TVO is great. Lots of good video on tvo.org about drug policy.

  8. claygooding says:

    According to the DEA blog,all street drug enforcement has been turned over to the FBI and the DEA is to investigate and enforce pharmaceutical abuse.

    01 Apr 2010, 20:41 PST, 3rd Edition

    Special Messages:

    We now know several of Osama’s desires from recent intell:

    * 1. Having noted DEA’s complete inability to neutralize either Afghan fields and the Mexicans cartels, Osama would like to exploit both for not one, but a series of back-to-back major terrorist/insurrection/revolution attacks on local infrastructures. The Mexican cartels have contact dealers and users lists spanning every race and social strata in our country. They will supply Osama with his operatives.

    * 2. Having noted the rise of anti-government internal terrorism in our country, Osama would like to exploit that issue.

    * 3. Having noted that elected leaders in the Republican Party share his desire to topple the current federal government under Barack Obama and weaken its ability to function, Osama would like to assist the Republican Party to any and every extent possible.

    Our recent intel tells us that Osama bin Laden is not planning any major 9/11-type overt explosions. Osama is now focused on recruiting racists, Christian apocalypts, anti-Democrat politicos, aggressive anti-abortionists, disgruntled intellectuals… anyone and everyone who has a real or imagined fear or hatred of the Obama Administration and the Congress being divided by the Republican Party.

    Osama is using drug money to provide funding and materiel to any groups or individuals that/who are impassioned to cause any level of damage or destruction in our country. Lord knows, Osama has ample resources to draw from, and particularly now that Obama’s recent visit to Afghanistan and meeting with Karzai has resulted in a cessation of poppy destruction. US Marines and Army personnel have been ordered, as under Bush, not to touch a single opium plant. The Karzai/British drug empire is to continue growing and producing worldwide heroin.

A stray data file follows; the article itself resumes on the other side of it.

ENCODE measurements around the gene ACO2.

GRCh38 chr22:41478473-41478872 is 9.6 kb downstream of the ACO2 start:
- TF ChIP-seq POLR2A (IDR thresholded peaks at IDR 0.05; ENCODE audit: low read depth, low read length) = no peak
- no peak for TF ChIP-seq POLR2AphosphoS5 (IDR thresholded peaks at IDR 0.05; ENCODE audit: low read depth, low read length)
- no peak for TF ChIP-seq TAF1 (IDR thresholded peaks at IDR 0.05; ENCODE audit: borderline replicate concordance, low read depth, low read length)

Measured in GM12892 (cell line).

Just as during WW2 we have only one option of hope. That option is the American criminal organizations that date back to the 1920’s. The Italian and Irish mafias which continue to control more city streets than local PD’s over the past 80 or so years, and can provide any and every illegal narcotics to more people than grocery stores and supermarkets supply bread and milk, may be our only and last hope of gaining real and usable intel of a subversive nature.

    DEA under its current overweight and over-aged leadership is useless. All anti-drug operations must be turned over to FBI. DEA must be limited to policing physicians and pharmacies. The street anti-narcotics work must now belong to FBI.

    When making my argument to FBI leadership recently I included as a reference a DEA Watch publication written by my predecessor. I would like to enter that publication for the record. My predecessor’s warning message published on Nov 28th, 2001, accurately predicted the rise in domestic (“home grown”) terrorism we are now faced with. As Osama’s money achieves its goal of propagandizing, arming and mobilizing our own citizen militias toward violent acts that will ultimately require limits on freedom, movement, and safety… all intended to reduce our international and domestic commerce and civil management. As our national inability to provide safety and prosperity to our own citizens decline, so will our international capabilities to achieve any goals whatsoever.

    Could this be true?

  9. Tim says:

    The best quote is at the very end of the video.

    The war on drugs is schizophrenia: when you make big money you’re a hero, when you make little money you’re a villain.

    Or something to that effect.

  10. Dave In Florida says:

    Could this be true?

    It was written april 1 by the dea !

  11. claygooding says:

    Take special notice that OBAMA ordered the halting of poppy destruction.

  12. claygooding says:


    It is where the above post came from and there is more there.

  13. Pete says:

    DEA Watch is a good place to go for a little perverse entertainment, or to assess the rank and file’s views on their leadership or to get an idea as to the extent of the bigotry and intolerance within the organization, but I wouldn’t recommend it as a place to get factual information. A lot of it is speculation from disgruntled employees.

  14. permanentilt says: